Playing on Apple's past "Switch" ad campaign, which was aimed at getting Windows users to migrate to Apple's Mac OS X-based computers, a few longtime Mac and open-source gurus are vocally publicizing their switch away from Apple's platform to more open-source solutions.
Though the practical impact is impossible to gauge, their arguments have been making waves.
The first was Mark Pilgrim, who wrote free software for the Mac in the mid-1990s.
He is involved with various current open-source projects, was a certified Mac OS X trainer and has written about Web site accessibility and scripting.
In a post on his blog, Pilgrim wrote that though he has long been impressed by Apple's hardware and software, he thought that the latter had grown less attractive and more "restrictive," leading him to seek alternatives.
Pilgrim wrote that he regretted that Apple's software, including the operating system, was not open-source (Pilgrim has published software under the GNU General Public License; the license states that software published under it includes the source code, which users can modify to their liking as long as they document the changes).
He noted that most applications he uses are so open that "Why keep running them on an operating system that costs money and restricts my rights and my usage?"
Part of Mac OS X is already open-source.
The APSL is not compatible with the GPL, however, because it does not force developers using it to release their software for free.
And no other part of Mac OS X, from its user interface layer to the applications (and their file formats), is open source.
Pilgrim's argument was that non-open software often ties user data to a proprietary file format.
In the case of something going wrong, even an experienced user may find it impossible to fix the problem.
In addition, he wrote, proprietary formats offer no guarantee for future access to data.
For example, a text document saved to a proprietary format may not be useable by future versions of the software that originally created it, and users might not be able to look into the file format and retrieve the text.
"I'm creating things now that I want to be able to read, hear, watch, search, and filter 50 years from now," Pilgrim wrote.
John Gruber, a Web developer, wrote a reply on his own site, Daring Fireball.
"A decision about what operating system you want to use involves so many different factors that it inevitably comes down to you, as an individual," Gruber told eWEEK.
"Someone like Mark Pilgrim, who is an expert Emacs user, is much more likely to see Ubuntu as a reasonable alternative to Mac OS X than is someone who is an expert at Microsoft Word (or BBEdit, or anything else that runs on the Mac but does not run on Linux)," he added.
"And it's not just about your personal taste in software; it's about your personal priorities," Gruber said. "How much do you value genuine openness in the file formats used to store your data. How much do you care about the elegance of your computer's user interface? There are hundreds of questions like this."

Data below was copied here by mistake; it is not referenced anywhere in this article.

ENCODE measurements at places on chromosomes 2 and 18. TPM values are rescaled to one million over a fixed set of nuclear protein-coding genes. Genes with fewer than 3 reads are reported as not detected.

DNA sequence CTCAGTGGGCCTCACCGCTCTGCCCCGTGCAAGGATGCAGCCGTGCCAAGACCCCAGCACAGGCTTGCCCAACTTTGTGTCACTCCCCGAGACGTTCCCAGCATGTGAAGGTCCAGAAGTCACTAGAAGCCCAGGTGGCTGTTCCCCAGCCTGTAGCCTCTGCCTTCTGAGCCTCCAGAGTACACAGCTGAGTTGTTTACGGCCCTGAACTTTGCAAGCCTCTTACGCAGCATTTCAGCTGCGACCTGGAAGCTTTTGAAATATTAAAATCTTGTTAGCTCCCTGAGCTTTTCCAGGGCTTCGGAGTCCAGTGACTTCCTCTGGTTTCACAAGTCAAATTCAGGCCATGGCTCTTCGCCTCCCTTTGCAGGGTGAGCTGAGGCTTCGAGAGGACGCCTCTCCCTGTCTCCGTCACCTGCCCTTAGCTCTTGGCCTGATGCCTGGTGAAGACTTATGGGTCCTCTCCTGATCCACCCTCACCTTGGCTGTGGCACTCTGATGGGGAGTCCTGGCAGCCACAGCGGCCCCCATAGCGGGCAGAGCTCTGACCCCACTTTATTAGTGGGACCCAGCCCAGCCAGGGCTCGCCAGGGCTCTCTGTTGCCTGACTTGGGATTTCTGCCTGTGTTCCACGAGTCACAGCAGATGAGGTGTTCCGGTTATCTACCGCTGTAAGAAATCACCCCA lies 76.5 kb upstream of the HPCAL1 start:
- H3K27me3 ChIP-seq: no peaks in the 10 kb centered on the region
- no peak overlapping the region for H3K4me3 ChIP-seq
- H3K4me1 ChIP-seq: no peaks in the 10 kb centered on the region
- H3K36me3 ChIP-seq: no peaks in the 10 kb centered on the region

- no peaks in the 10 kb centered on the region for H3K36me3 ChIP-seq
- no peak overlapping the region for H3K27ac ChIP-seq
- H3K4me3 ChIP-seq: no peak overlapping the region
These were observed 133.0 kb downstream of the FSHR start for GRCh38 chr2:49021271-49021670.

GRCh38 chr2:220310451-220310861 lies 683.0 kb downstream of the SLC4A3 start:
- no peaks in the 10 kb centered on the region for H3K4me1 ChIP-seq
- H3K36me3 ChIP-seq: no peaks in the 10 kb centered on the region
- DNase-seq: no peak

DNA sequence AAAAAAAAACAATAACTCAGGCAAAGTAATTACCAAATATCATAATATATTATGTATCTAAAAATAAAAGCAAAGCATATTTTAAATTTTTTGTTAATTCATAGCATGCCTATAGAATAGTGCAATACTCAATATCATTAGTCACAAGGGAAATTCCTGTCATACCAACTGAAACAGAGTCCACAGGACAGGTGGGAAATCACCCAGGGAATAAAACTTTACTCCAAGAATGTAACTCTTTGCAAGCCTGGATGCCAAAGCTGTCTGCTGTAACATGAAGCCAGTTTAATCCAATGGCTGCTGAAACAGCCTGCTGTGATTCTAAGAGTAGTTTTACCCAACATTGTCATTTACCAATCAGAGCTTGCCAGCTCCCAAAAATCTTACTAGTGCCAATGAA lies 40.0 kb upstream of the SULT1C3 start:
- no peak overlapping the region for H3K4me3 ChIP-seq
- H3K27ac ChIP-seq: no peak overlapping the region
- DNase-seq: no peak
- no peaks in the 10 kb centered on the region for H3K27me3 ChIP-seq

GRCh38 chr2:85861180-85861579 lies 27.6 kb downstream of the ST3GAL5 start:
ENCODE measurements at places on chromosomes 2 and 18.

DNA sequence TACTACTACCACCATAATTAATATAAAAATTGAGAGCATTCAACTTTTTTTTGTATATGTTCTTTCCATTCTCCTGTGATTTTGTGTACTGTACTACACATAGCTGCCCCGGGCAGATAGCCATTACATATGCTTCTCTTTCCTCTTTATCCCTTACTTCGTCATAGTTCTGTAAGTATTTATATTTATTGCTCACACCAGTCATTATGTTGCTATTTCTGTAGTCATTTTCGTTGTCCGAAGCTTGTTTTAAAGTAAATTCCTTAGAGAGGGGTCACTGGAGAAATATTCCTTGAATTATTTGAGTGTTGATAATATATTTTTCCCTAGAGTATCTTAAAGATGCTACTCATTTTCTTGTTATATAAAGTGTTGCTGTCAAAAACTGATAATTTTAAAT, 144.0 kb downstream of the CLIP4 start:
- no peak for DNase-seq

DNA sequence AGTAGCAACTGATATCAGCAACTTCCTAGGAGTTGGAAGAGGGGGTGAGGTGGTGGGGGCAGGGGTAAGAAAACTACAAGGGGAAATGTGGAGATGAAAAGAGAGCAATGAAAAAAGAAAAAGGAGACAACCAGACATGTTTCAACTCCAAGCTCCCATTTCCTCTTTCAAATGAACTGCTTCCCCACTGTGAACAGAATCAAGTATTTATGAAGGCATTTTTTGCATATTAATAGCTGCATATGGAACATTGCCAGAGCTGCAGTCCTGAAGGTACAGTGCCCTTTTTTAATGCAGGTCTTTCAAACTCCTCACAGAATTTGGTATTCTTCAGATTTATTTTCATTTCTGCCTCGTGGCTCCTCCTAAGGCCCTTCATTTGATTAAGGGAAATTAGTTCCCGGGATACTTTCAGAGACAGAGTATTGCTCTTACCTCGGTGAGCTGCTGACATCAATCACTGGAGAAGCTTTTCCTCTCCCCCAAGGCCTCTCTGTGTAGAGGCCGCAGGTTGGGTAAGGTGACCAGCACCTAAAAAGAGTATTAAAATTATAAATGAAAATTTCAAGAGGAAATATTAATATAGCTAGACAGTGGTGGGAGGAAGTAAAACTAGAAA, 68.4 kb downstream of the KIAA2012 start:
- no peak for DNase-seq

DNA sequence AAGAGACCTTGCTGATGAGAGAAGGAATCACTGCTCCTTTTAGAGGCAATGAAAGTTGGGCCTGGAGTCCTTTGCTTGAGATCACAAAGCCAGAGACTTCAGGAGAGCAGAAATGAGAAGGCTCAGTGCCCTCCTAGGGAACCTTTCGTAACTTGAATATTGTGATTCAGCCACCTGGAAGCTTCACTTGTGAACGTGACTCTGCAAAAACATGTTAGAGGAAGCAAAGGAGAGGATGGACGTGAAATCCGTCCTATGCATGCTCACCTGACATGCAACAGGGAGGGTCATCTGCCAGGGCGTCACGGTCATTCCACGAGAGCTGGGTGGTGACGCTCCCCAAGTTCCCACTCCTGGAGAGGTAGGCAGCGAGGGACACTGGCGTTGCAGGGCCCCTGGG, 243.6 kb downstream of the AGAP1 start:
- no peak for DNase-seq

"Two different people can reach two very different conclusions regarding which OS is better suited to their needs and tastes," Gruber said.
Another notable in the computing world who said he could be "considering a switch" was Tim Bray.
Bray is currently the Director of Web Development for Sun Microsystems, and was one of the primary contributors to the XML and Atom open standards.
Bray wrote in his blog that he shared Pilgrim's concerns, but said that he saw at the heart of the issue what he called "Apple's paranoid communication culture."
He used this term not only to refer to the closed nature of Apple's (and Microsoft's) software, but also Apple's crackdown on bloggers who dealt in what Apple claimed were trade secrets.
"The contrast with the transparency we've achieved here at Sun could not be more striking," he told eWEEK.
Bray said he shared Pilgrim's concern over putting his data into proprietary formats.
"Apple seems to think it's OK to take my information and lock it up in proprietary, undocumented, closed formats. I don't think that's acceptable ever, under any circumstances," he said.
"Having said that," he added, "I still think that OS X is an excellent operating system and vastly better than the Windows alternative for the vast majority of home and business users of personal computers. What's new and different is that there is another horse in the race, and it's gaining fast," he said.
The "another horse" to which he referred is Ubuntu, a desktop and server Linux distribution with a focus on ease of setup and use.
In his blog post on switching, Bray noted that Linux still presents usability problems compared to Mac OS X.
He noted that some things, such as quick waking from sleep, Wi-Fi and connecting to projectors don't "just work" the way they do in Mac OS X.
Still, Bray said, he has seen other things that don't work reliably in Mac OS X, such as iCal's data integrity.
And that these issues could be more readily resolved, in his mind, if Apple took a more open stance.
"I think [Apple] could address this situation by open-sourcing these apps, thus turning loose the community's creativity, and could do so without risk, since the apps are inseparably tied to OS X," he said.
"Failing that," he added, "the quality of the productivity apps on the open and free alternatives, notably Ubuntu, has been increasing to the point where they're very competitive with the Apple offerings."
But Bray added that he knew it comes down to a matter of personal choice.
"Judging by the linkage and trackbacks I'm seeing, the story has some momentum."
According to Technorati, more than dozens of other blogs and Web sites have linked to or discussed Bray's post.
"But I can't honestly say that I'm seeing hundreds of people saying 'Me too,'" he said.
Apple representatives were not available for comment.
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